-There is another transmission mount on the backside of the transmission. The lower bolt to this can be accessed from under the car, the upper bolt can be accessed from above- it is hard to see.
-There is a little tab on the side of the transmission, probably a lift point. Loosen or remove the bolt so that the tab isn't sticking up above the transmission.
-Remove the transmission dust cover
-Remove the bolts from the engine block to the transmission bell housing
-It took a little wiggling to get the transmission to separate from the engine block.
-One person on top and on person under the car, we were able to slide the transmission over into the wheel well as far as it would go. We really had plenty of space to access the through-out bearing, clutch and flywheel.
-Make sure you use 12point sockets on the clutch and flywheel bolts.
-We found it easier to tighten the bolts with the person on top using the prybar to keep the flywheel from turning (pressed against the transmission alignment pin in the engine block).
-Getting the transmission aligned to go back in was probably the hardest part of the project, if you call it hard. We were having issues getting it to meet the engine block squarely, and it didn't want to go past the rear transmission mount- it was a snug fit. It took 3 attempts to get the transmission to slide into place. I don't know what we could have done differently to make it go the first time.
-Everything else just goes back together like it came off.
 

Last edited by brycez28; 12-06-2016 at 02:33 PM.
  #2  
Old 12-06-2016, 05:38 PM
poorman212's Avatar
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Thank you for taking the time to wirte this up.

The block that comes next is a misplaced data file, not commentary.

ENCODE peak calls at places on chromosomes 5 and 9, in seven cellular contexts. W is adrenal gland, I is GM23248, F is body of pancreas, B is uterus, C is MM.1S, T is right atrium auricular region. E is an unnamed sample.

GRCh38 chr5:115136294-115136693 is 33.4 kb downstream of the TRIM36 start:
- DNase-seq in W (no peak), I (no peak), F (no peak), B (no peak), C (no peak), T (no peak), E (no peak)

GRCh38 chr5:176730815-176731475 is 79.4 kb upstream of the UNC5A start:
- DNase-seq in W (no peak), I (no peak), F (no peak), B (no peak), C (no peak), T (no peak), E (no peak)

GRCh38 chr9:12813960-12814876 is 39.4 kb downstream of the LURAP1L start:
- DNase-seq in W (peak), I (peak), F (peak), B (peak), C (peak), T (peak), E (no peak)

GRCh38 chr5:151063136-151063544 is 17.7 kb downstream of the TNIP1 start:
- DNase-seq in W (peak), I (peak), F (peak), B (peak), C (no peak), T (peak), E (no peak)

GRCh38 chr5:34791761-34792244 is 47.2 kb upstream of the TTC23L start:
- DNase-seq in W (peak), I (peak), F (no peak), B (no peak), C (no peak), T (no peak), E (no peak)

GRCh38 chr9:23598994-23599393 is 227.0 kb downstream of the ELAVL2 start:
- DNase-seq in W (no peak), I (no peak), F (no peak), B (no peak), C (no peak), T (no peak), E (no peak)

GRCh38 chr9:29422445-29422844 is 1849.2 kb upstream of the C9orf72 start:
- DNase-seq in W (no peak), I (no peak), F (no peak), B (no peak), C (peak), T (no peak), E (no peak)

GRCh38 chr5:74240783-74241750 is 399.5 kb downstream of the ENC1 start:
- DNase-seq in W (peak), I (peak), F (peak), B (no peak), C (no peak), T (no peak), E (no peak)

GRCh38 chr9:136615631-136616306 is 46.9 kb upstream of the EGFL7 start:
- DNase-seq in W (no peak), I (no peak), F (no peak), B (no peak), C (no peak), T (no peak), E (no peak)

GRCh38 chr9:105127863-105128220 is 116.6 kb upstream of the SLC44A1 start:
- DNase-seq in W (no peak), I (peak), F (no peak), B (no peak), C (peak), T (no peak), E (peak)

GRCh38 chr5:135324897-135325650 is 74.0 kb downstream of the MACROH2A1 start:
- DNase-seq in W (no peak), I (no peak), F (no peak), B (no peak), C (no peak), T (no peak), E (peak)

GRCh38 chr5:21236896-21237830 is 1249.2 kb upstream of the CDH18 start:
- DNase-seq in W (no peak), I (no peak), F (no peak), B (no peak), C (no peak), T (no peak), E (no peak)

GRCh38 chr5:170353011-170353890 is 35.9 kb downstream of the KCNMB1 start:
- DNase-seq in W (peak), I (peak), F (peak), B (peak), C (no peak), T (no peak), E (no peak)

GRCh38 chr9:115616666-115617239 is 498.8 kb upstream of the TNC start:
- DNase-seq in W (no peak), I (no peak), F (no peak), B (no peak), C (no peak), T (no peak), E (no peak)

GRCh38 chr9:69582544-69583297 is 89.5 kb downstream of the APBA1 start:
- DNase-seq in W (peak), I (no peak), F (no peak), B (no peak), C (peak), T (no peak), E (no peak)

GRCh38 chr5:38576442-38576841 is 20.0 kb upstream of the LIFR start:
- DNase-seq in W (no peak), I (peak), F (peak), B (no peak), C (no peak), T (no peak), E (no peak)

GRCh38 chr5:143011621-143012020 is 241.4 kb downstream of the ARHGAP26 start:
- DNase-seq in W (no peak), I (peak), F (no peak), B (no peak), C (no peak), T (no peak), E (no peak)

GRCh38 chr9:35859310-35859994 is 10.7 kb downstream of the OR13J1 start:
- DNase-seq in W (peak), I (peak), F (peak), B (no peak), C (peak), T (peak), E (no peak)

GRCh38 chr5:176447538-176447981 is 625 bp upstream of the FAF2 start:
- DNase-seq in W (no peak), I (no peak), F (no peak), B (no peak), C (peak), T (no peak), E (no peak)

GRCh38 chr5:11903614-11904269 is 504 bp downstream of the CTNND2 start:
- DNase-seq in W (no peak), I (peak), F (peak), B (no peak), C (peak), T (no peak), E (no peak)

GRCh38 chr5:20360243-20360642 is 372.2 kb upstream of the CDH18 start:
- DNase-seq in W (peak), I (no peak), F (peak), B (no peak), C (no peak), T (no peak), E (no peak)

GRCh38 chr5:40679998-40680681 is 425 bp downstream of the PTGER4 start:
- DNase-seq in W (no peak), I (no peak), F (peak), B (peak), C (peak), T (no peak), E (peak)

#3  
Old 11-16-2018, 05:24 PM
Join Date: Nov 2018
Posts: 1
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Originally Posted by brycez28 View Post
This past weekend I drove 6 hours to help my brother change the clutch in his 2007 Honda Accord. I'm mechanically inclined, he is....able to follow instructions most of the time. I did a search to find some instructions, but didn't really come up with anything concrete for a 2007. So I thought I'd write this up to help someone else out!

It took us 12 hours, which included time for doing research for instructions and torque values; eating lunch and dinner; and a run to NAPA. Did it in a barn on a dirt floor (had cardboard and plywood to lay on) and it was 28 degrees out. None of our tools were organized- we spent a lot of time looking for sockets. If we did it again, I think we could do it in 7-8 hours, maybe less. My brother was quoted $1100 for a shop to replace the clutch. After we had it all apart, actual point of failure was the through-out bearing.

So here is an outline of how it went:
- Jack the car up. We had the rear wheels on ramps and the front supported by jack stands, under the frame behind the engine bay. Make sure your parking brake is on/block the rear wheels. Since we were working on an uneven dirt floor, we took the extra precaution and placed a 6"x6" across the bottom of the car (just behind the catalytic converter, there is a spot that it won't hit the exhaust), supported by a 12 ton bottle jack. We also put a cinder block under each end of the 6"x6" in-case it were to twist and fall.
-Remove the battery and air filter.
-Label and remove all the wires and hoses to the transmission and throttle body.- There are two hoses the go into the throttle body for cooling. The lower hose will leak coolant and should be closed off and kept upright otherwise it will make a mess everywhere.
- There are two "levers" mounted on the top side of the transmission for shifting. They have cotter pins. Remove the cotter pins and we unbolted the assembly at the other mount that they cables were held on at- NOT the bolts at the assembly with the cotter pins, that remains intact.
-There is a transmission mount to the inside of the driver's side fender, behind the battery box mount. We removed the battery box mount for easier access.
-Remove the intake manifold. There is a black bracket on the bottom side of the manifold, toward the right side. Remove the bolt that secured the mount to the engine. We also removed the nut at the top of the bracket, that goes to the manifold- that shouldn't need to be removed, reaching to get the nut back on was a pain.